Topical Formulation Containing N-Acetyl Glucosamine and Niacinamide Reduces the Appearance of Hyperpigmented Spots on Human Facial Skin

"Glucosamine has been shown to reduce production of melanin in melanocyte cell culture .  The reported mechanism is inhibition of maturation of tyrosinase, specifically inhibiting the glycosylation of pro-tyrosinase to active tyrosinase.  Clinical pigmentation effects of topical glucosamine have not been reported.  We have investigated the effectiveness of a stable derivative of glucosamine, N-acetyl glucosamine (NAG), alone and in combination with a previously demonstrated effective material, niacinamide (N) , for clinically reducing the appearance of facial hyperpigmented spots."

 

Topical N-Acetyl Glucosamine and Niacinamide Increase Hyaluronan

"In in vitro human skin cultures, topical application of N-acetyl glucosamine and niacinamide stimulated hyaluronan synthesis. •These treatments also led to an increase in collagen (procollagen-1) expression. •Twice daily use of a facial moisturizer containing a combination of 2% N-acetyl glucosamine and 4% niacinamide for 4 to 8 weeks by women with moderate to severe fine and wrinkles reduced the appearance of facial fine lines and wrinkles, particularly in the eye area of the face. •The in vitro hyaluronan results suggest that this effacement of fine lines and wrinkles is due at least in part to improved hydration of the skin. References 1.Sayo T, Sakai S, Inoue S.  Synergistic effect of N-acetylglucosamine and retinoids on hyaluronan production in human keratinocytes."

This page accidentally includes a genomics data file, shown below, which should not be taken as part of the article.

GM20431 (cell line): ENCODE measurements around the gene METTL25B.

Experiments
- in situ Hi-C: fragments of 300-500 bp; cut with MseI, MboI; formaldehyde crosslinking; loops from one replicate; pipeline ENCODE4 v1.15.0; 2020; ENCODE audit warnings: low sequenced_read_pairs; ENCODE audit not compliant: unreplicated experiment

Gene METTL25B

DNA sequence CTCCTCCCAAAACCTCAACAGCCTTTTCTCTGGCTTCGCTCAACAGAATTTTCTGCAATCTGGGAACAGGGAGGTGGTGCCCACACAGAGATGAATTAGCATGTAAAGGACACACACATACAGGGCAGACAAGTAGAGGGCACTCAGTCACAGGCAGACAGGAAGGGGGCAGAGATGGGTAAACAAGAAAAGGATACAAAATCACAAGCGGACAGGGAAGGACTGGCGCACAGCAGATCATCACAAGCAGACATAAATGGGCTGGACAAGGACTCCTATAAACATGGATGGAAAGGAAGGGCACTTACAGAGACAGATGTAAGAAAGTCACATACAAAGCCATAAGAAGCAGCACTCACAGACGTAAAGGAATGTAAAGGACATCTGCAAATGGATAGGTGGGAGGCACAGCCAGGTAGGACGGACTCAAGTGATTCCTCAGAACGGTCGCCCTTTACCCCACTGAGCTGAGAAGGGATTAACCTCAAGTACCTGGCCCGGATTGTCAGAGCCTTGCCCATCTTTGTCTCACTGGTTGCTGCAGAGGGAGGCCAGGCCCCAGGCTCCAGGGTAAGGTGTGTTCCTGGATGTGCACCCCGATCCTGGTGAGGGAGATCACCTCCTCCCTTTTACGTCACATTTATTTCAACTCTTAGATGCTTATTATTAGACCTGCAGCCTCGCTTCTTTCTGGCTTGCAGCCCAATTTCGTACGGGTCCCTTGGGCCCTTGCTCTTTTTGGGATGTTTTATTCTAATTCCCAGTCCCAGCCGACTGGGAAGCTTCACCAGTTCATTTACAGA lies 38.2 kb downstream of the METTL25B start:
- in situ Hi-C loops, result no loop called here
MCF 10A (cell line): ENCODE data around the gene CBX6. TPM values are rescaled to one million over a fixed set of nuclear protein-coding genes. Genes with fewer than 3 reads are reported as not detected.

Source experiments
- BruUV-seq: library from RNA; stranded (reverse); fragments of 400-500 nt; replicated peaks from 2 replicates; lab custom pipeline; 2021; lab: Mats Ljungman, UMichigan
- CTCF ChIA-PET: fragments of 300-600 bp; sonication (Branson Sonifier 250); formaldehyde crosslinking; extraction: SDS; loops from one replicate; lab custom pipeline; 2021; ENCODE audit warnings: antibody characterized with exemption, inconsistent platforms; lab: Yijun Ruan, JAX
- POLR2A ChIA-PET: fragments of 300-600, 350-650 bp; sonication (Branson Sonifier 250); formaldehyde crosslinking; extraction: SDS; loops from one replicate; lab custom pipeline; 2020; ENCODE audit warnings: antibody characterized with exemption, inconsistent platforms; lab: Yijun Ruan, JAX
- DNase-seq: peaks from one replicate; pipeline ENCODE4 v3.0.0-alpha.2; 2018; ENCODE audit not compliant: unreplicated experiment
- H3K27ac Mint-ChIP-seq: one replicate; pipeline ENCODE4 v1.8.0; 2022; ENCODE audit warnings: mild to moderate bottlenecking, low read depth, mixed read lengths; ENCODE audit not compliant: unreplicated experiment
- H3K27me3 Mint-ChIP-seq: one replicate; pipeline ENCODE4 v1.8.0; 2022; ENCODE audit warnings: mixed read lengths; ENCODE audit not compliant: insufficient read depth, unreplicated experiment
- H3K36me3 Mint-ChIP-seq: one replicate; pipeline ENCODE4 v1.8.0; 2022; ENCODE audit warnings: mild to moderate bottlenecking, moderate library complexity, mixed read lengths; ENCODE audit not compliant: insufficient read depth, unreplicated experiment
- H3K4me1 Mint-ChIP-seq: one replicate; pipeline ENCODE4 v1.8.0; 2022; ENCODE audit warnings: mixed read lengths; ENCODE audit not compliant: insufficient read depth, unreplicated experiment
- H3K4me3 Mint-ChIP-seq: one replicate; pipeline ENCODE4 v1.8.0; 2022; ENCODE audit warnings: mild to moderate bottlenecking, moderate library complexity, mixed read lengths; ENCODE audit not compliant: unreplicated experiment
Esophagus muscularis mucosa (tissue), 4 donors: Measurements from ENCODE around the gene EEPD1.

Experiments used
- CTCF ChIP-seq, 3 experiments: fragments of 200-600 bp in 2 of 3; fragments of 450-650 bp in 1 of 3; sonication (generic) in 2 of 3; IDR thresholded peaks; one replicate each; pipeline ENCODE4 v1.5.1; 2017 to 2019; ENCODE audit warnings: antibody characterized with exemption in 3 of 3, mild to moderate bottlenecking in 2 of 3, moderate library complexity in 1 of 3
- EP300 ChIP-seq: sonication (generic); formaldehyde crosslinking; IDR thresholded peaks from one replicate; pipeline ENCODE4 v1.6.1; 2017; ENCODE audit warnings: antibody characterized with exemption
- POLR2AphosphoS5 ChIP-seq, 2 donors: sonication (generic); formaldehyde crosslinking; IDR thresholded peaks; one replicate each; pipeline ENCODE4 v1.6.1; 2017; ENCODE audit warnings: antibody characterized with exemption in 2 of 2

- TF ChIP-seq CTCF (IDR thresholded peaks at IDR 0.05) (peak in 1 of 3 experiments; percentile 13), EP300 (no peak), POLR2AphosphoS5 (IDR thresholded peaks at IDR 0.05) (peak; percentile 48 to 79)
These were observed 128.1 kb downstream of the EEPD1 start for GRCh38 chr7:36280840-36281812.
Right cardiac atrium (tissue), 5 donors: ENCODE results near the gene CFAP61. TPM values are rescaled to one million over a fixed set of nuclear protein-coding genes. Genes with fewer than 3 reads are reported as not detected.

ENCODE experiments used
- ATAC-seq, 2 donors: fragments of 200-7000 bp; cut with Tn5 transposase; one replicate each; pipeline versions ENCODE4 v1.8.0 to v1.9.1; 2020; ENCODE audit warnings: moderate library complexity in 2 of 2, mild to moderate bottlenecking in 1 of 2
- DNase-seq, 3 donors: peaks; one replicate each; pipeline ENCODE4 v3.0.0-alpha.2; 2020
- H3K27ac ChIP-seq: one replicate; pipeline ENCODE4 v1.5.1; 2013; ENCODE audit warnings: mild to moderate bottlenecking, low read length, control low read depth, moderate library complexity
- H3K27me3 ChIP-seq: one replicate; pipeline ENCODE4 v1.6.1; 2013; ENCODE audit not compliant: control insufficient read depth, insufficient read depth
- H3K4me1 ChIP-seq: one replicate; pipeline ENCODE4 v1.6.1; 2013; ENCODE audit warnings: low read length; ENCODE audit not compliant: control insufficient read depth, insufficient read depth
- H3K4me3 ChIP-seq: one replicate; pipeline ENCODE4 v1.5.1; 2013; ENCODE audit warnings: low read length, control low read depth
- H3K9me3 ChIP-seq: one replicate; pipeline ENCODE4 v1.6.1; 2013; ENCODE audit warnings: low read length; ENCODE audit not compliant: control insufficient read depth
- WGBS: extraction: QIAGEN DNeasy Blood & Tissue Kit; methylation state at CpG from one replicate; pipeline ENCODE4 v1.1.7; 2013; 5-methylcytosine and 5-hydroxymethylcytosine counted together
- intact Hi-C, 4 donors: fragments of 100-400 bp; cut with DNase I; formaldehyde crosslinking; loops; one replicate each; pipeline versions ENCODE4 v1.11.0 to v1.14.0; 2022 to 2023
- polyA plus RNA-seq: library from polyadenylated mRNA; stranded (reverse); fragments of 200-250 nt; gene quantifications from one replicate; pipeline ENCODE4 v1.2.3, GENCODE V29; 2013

A Double-Blind, Randomized Clinical Trial of Niacinamide 4% versus Hydroquinone 4% in the Treatment of Melasma.

(what is melasma?)


"The therapeutic effect of topical niacinamide versus hydroquinone (HQ) in melasma patients was evaluated.
Twenty-seven melasma patients were randomized to receive for eight weeks 4% niacinamide cream on one side of the face, and 4% HQ cream on the other.
All patients showed pigment improvement with both treatments.
Good to excellent improvement was observed with niacinamide in 44% of patients, compared to 55% with HQ.
Niacinamide induces a decrease in pigmentation, inflammatory infiltrate, and solar elastosis.
Niacinamide is a safe and effective therapeutic agent for melasma."

Assay: 99%
CAS#: 98-92-0 
Chemical Name: pyridine-3-carboxamide
Other names: 3-pyridinecarboxamide, niacinamide, nicotinamide, nicotinic acid amide, Vitamin PP
INCI: Niacinamide
Solubility: water
Suggested percentage: 5%
Storage: Cool, dry place. Do not freeze. Keep away from light and moisture!
Country of origin: China

 Topically applied  Niacinamide may:

  • act as an anti-inflammatory: [18] [17] [12] [11] [8] [6] [5] [3]